Early life adversity: Lasting consequences for emotional learning

Harm J. Krugers*, J. Marit Arp, Hui Xiong, Sofia Kanatsou, Sylvie L. Lesuis, Aniko Korosi, Marian Joels, Paul J. Lucassen

*Corresponding author for this work

    Research output: Contribution to journalReview articlepeer-review

    50 Citations (Scopus)
    228 Downloads (Pure)

    Abstract

    The early postnatal period is a highly sensitive time period for the developing brain, both in humans and rodents. During this time window, exposure to adverse experiences can lastingly impact cognitive and emotional development. In this review, we briefly discuss human and rodent studies investigating how exposure to adverse early life conditions - mainly related to quality of parental care - affects brain activity, brain structure, cognition and emotional responses later in life. We discuss the evidence that early life adversity hampers later hippocampal and prefrontal cortex functions, while increasing amygdala activity, and the sensitivity to stressors and emotional behavior later in life. Exposure to early life stress may thus on the one hand promote behavioral adaptation to potentially threatening conditions later in life -at the cost of contextual memory formation in less threatening situations- but may on the other hand also increase the sensitivity to develop stress-related and anxiety disorders in vulnerable individuals. (C) 2016 The Authors. Published by Elsevier Inc.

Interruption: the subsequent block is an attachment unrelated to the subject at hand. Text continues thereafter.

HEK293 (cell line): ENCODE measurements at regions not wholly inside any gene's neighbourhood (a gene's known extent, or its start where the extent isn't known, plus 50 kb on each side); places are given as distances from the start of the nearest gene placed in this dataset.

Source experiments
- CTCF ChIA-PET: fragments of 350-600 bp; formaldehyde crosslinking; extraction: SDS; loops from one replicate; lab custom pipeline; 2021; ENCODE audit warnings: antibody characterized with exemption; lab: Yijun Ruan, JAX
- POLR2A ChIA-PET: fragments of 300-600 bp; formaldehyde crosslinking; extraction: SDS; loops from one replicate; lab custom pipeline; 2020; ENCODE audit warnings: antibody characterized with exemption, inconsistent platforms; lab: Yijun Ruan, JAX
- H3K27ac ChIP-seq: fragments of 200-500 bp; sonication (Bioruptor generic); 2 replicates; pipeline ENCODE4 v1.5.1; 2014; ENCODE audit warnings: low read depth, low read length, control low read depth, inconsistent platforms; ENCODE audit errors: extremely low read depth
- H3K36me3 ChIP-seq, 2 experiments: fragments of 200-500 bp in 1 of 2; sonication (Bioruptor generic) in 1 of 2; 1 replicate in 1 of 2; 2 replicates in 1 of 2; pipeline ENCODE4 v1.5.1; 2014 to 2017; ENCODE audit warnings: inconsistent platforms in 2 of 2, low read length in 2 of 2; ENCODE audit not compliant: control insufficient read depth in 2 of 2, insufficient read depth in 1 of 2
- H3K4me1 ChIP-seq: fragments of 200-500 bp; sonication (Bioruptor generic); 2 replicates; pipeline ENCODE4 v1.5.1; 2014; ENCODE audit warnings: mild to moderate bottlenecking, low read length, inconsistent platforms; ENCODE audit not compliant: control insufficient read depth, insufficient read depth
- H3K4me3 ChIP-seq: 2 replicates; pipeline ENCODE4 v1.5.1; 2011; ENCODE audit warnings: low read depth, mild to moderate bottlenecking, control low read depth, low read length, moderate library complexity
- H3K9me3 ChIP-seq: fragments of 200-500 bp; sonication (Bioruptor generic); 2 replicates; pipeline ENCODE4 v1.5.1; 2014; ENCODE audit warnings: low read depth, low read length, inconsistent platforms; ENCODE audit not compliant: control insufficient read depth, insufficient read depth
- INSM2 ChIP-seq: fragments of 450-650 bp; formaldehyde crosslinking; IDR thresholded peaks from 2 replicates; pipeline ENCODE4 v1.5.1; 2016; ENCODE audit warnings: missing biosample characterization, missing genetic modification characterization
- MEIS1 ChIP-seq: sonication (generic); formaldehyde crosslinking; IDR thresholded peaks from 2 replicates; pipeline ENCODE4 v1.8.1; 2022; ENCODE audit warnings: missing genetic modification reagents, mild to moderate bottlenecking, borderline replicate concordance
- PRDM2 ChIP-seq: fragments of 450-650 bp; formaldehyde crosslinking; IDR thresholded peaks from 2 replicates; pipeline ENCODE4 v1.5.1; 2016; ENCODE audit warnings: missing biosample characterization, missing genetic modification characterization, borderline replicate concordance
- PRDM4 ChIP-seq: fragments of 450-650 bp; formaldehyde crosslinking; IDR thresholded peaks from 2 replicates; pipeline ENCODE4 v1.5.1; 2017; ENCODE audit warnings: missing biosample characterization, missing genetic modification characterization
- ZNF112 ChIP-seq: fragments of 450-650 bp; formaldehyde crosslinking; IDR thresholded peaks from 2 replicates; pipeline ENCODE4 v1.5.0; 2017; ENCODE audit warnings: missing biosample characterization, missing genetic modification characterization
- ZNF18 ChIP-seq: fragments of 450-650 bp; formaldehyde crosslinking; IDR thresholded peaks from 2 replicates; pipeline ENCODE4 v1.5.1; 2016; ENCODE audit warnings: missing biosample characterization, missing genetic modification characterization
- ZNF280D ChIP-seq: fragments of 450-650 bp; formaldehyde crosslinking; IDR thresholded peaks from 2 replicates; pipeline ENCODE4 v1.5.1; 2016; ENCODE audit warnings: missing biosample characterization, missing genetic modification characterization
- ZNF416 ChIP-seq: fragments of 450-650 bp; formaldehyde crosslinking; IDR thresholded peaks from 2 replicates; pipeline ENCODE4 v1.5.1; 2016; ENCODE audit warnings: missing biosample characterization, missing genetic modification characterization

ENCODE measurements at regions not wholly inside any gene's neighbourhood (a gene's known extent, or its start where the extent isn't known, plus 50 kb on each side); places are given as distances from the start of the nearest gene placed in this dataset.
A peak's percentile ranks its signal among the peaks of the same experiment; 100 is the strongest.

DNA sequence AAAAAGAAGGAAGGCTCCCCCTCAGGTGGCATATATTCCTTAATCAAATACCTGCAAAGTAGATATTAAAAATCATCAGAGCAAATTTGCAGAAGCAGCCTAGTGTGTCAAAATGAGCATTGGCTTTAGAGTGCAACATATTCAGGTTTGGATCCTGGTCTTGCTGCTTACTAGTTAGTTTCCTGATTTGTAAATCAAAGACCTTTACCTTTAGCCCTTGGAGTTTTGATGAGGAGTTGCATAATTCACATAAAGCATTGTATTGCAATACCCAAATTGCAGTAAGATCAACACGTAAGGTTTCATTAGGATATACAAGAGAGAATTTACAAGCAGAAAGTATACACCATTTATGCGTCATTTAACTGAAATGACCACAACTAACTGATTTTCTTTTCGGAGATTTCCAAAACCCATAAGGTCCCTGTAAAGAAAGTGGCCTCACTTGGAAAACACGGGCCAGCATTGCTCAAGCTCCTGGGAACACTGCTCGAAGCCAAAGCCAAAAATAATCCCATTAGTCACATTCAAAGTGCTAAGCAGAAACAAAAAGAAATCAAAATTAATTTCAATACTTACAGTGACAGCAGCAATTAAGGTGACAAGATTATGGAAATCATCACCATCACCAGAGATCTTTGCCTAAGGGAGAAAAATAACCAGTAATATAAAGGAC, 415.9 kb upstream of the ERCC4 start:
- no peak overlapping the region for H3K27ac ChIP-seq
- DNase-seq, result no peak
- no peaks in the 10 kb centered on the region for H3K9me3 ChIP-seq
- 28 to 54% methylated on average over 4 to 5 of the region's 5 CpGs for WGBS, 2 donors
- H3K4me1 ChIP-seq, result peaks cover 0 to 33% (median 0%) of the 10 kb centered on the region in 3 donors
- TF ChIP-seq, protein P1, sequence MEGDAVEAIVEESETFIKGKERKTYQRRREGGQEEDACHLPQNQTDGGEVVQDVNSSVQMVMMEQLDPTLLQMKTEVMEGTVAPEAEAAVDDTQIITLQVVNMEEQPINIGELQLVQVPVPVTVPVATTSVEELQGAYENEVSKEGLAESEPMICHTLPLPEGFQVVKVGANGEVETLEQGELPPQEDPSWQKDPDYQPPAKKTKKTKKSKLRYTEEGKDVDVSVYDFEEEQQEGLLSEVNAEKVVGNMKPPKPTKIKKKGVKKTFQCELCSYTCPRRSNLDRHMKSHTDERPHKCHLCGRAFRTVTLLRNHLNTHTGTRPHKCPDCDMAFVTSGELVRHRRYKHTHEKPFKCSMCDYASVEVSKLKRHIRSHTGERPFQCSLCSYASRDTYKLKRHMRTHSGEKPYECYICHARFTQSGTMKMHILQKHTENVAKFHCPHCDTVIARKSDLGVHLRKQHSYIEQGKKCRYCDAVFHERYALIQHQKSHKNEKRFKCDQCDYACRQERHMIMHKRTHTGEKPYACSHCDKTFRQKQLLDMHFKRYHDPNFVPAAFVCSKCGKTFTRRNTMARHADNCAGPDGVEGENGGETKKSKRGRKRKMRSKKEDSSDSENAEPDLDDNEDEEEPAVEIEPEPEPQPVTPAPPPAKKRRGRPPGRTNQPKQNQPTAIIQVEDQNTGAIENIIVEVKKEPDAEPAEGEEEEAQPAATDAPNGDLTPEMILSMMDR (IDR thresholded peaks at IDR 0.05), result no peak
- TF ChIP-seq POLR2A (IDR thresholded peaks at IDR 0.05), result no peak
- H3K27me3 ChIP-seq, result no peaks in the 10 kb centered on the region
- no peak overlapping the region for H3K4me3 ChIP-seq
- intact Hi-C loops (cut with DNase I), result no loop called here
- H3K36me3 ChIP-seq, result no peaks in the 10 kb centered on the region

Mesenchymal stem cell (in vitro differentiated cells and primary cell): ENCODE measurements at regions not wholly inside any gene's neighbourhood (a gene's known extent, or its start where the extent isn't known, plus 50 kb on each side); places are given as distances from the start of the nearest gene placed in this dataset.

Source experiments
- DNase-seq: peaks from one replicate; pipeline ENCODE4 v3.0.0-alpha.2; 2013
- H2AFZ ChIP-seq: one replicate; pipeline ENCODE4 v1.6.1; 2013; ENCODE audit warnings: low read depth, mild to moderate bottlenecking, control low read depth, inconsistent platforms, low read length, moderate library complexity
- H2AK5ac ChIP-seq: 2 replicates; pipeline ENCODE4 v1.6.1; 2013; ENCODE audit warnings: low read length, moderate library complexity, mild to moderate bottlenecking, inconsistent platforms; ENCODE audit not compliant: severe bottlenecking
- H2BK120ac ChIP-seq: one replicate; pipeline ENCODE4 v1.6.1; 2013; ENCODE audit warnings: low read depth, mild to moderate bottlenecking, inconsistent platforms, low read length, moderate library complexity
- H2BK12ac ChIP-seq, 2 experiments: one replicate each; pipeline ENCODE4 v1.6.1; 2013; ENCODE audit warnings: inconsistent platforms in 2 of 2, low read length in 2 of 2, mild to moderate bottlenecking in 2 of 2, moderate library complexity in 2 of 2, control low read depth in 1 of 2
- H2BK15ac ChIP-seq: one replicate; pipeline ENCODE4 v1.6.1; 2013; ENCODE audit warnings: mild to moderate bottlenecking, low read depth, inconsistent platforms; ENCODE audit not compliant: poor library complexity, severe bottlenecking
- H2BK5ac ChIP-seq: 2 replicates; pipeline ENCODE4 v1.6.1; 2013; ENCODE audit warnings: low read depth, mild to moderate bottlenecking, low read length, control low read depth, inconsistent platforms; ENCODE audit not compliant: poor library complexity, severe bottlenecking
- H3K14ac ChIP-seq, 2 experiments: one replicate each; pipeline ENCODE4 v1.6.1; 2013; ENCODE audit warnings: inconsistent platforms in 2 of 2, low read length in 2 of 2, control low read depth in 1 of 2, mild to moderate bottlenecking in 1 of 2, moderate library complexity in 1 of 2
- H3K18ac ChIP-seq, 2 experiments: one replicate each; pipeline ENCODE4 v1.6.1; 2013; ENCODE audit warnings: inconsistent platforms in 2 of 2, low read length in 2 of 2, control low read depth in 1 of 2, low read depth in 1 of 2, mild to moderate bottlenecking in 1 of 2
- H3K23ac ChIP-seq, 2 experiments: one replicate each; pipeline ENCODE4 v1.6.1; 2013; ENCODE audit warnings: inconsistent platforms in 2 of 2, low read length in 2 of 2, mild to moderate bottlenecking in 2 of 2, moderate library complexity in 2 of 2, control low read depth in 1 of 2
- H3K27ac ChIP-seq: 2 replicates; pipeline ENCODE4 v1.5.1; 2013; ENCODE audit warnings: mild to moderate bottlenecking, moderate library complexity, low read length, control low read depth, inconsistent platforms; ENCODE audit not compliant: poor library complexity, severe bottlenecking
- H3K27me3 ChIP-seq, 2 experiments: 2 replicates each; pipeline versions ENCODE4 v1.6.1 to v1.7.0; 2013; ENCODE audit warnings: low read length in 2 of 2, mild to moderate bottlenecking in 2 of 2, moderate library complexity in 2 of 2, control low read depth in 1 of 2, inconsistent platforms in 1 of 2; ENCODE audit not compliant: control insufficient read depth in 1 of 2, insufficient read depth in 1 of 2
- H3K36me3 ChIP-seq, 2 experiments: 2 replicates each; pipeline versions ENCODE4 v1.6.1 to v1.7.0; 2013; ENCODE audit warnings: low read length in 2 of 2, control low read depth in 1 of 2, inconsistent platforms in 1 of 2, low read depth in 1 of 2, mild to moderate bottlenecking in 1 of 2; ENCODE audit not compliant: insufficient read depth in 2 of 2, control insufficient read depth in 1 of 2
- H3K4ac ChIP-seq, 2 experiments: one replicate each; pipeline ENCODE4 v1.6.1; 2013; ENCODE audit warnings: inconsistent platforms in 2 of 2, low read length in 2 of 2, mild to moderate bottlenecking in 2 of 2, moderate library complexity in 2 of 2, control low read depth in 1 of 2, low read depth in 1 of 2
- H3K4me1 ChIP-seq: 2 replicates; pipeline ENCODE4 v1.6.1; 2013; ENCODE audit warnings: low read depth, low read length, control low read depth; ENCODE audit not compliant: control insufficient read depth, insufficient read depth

Original languageEnglish
    Pages (from-to)14-21
    Number of pages8
    JournalNeurobiology of stress
    Volume6
    DOIs
    Publication statusPublished - Feb-2017

    Keywords

    • MEDIAL PREFRONTAL CORTEX
    • LONG-TERM-POTENTIATION
    • BROWN-NORWAY RATS
    • MATERNAL-CARE
    • CHILDHOOD MALTREATMENT
    • SYNAPTIC PLASTICITY
    • GLUCOCORTICOID-RECEPTORS
    • BRAIN-DEVELOPMENT
    • FEAR MEMORY
    • INDIVIDUAL-DIFFERENCES

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